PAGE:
The CLUB
An incubator of women leaders

Kathy Klotz-Guest

  


Founder, Keeping it Human

Kathy Klotz-Guest is on a mission to ensure that the future of work includes play, humor and laughter.   She believes that humor enables us to communicate big bold ideas and stories, to connect with others more profoundly, and allows us to lead through chaos. Kathy was a tech marketing executive for 15 years and, all the while doing that, she spent 6-7 nights each week on stand-up, improv and sketch comedy stages. In 2010, she left tech behind to focus on her current mission. She is the founder of  Keeping It Human, where she delivers interactive keynote talks and corporate events that focus on transformation and change for teams and leaders - with storytelling, humor and improv principles.

You don't have to be fearless; you just have to fear less. We can all do things that help lessen that fear. Feel that fear and do it anyway. - Kathy Klotz-Guest


1. What has inspired you to be fearless in your career? 

Knowing that I have a message and a purpose helps me, along with my values. Knowing my why, being patient with myself and having accountability friends who believe in me when I need it most. My comedy background grew my funny bone, my backbone and my wishbone. Comedy made me stronger and yes, while it also made me funnier, it really developed my risk-taking muscles, which is exactly what we need as entrepreneurs.

If I have doubt, I remind myself that I left a VP position in tech, I've often been the only woman in a room (it's changing thankfully), I've done stand-up comedy in clubs, and I teach and perform improv every week. All of that reminds me if I can do those things, I can do anything - except my taxes and haircuts! You do not want that! 

They say you are the sum total of the 5 people you surround yourself with most. Make sure at least 2 of them are comedians. Trust me - we need laughter, it helps. 

2. What has surprised you the most about the trajectory of your career?

It surprises me that I continue to be surprised. When we make a bold choice we can't see around all the corners. We have blind spots. That also means we can't see all the good and wonderful things that are in store when we choose ourselves and say 'yes and' - a central principle of improv - to ourselves and our growth. I love that. Surprise and joy are essential because being a business owner isn't always easy.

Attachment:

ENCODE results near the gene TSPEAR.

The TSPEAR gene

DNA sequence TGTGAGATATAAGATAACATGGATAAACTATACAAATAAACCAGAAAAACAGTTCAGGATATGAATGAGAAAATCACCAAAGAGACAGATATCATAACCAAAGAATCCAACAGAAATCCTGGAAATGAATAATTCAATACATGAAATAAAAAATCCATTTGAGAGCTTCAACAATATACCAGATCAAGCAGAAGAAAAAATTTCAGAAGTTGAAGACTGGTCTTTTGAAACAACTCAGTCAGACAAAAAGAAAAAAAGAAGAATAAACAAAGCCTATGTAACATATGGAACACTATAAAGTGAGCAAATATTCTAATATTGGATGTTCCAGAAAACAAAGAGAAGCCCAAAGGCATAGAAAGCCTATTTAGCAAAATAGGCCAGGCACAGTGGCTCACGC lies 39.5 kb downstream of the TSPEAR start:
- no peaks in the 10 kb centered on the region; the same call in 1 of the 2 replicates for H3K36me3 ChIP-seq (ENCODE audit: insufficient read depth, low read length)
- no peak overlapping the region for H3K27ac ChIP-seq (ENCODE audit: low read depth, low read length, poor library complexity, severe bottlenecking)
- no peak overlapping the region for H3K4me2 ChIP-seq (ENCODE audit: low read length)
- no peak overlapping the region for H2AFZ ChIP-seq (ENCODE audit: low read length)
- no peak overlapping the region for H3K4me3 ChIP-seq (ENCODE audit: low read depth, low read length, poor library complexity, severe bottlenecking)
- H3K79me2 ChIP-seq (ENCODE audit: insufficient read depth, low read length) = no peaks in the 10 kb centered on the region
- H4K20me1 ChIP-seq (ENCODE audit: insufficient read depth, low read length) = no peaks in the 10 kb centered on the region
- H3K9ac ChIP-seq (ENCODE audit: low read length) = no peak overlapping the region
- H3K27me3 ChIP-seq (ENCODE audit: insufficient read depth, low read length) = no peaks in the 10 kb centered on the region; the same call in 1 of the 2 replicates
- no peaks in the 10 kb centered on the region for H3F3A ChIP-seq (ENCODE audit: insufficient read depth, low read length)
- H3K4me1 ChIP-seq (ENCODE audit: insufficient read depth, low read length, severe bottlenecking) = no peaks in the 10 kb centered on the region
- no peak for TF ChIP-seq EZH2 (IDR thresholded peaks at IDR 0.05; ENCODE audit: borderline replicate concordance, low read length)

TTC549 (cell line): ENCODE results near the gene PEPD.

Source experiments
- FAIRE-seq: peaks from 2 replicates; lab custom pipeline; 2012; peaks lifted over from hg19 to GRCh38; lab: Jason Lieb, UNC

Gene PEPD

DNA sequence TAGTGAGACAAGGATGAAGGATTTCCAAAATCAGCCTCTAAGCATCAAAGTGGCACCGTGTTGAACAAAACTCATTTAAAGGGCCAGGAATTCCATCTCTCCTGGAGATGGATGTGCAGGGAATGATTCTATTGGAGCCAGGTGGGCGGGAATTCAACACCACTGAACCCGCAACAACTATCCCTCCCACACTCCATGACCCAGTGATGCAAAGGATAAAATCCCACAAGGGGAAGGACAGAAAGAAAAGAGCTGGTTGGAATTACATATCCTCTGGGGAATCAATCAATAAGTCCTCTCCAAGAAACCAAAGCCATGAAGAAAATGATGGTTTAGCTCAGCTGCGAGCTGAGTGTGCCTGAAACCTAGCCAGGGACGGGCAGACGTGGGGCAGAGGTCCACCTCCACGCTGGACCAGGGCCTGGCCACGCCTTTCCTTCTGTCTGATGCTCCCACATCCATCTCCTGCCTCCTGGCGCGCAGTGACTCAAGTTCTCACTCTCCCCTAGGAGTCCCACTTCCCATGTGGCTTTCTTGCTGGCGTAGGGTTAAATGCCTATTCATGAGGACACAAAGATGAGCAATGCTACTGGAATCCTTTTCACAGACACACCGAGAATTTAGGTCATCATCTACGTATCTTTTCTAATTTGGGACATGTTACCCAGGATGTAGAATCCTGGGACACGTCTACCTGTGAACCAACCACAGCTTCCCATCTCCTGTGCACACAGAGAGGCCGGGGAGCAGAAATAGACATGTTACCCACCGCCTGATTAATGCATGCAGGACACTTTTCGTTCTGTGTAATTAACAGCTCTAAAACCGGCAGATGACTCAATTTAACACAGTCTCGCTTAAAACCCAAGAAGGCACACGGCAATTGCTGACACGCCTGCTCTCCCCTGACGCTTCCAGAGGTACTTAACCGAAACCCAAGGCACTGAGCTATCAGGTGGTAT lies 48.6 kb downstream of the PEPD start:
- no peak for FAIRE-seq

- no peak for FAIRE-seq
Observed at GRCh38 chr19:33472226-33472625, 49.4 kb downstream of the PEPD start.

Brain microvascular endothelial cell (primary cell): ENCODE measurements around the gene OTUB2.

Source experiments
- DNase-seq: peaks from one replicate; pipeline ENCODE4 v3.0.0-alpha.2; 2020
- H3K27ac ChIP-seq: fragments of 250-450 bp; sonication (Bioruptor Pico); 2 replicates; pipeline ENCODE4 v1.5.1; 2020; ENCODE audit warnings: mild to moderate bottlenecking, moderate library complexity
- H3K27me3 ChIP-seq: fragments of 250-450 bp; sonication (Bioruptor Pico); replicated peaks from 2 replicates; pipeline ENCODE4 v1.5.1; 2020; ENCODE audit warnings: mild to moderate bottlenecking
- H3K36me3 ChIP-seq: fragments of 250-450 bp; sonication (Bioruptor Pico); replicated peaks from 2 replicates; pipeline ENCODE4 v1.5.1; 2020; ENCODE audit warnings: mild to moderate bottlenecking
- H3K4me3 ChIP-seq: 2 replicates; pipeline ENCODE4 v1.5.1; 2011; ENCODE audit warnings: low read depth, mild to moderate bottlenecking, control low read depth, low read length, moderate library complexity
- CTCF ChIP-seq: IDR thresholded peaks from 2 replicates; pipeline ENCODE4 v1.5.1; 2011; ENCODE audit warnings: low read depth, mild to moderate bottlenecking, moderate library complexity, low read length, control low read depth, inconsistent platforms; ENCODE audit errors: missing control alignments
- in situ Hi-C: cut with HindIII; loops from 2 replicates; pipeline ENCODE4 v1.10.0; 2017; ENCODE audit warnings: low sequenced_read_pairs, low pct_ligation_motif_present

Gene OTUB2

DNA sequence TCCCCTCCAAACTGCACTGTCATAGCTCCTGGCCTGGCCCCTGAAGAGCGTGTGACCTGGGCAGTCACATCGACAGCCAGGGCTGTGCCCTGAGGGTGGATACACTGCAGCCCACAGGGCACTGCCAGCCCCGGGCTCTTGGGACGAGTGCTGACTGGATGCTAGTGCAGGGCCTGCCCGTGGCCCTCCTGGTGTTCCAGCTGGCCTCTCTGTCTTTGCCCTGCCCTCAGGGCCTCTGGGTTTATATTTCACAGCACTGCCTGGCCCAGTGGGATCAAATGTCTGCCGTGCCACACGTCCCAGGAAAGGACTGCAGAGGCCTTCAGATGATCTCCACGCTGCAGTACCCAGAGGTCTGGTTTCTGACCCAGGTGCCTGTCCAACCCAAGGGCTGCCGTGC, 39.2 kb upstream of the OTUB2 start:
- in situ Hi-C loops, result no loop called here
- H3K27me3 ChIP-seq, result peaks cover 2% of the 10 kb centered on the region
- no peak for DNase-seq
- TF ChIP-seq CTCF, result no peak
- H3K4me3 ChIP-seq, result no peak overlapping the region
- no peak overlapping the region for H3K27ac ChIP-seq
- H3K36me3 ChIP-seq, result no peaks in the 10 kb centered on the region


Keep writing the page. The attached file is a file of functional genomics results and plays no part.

3. What gives you your entrepreneurial spirit? What traits of yours have been most valuable in your career?

My ability to be alright with failing and growing, and seeing experimentation as learning, not failure in a 'final' sense. And of course, my humor and ability to connect, communicate and laugh at things.

The tools that I use in comedy and in my work also connect me to others, and they are the best human traits for being an entrepreneur. Comedy is a lab, and it's the entrepreneurial spirit at work and play. Humor and being willing to try, make "mistakes" and learn are everything. Mistakes are incredible learning opportunities.

4. What advice do you have for people afraid of the spotlight and/or public speaking? 

The best storytelling I know is in improv and comedy - and it's when you focus on your audience's needs and learning, it helps channel your nerves away from yourself. The more we focus on us - our appearances, how we sound, all of that (and I get it and yes, it matters to a point!) - the more nervous we become. When I focus on the audience, on having fun and letting go of forced expectations, it's so much easier, and so much more powerful. 

I understand the fear; but if you feel inclined to speak, that means YOU have a message to share. Focus on that message, on fun, on being yourself and being of service, and whew!, you will release so much fear and tension. The world needs your message and only you can deliver it as YOU. It's ok to be nervous. Don't let that stop you. Use fear as fuel. 

The way I channel that energy is by asking myself these questions:

  • How can I focus on my audience - what message, what truth can I say right now that will serve them best in this moment? 
  • How can I have their backs - how can I connect my story to theirs so they see themselves in it?
  • How can I show up as truly myself and have fun (rather than ruminating about how I show up)?
  • How can I get my energy up and start with a laugh that immediately connects me to myself and my purpose before I go onstage?



Hear more from Kathy on her website, and read her piece "Where are all the funny women at work?" in The Rosie Report. Her book Stop Boring Me! is available on Amazon



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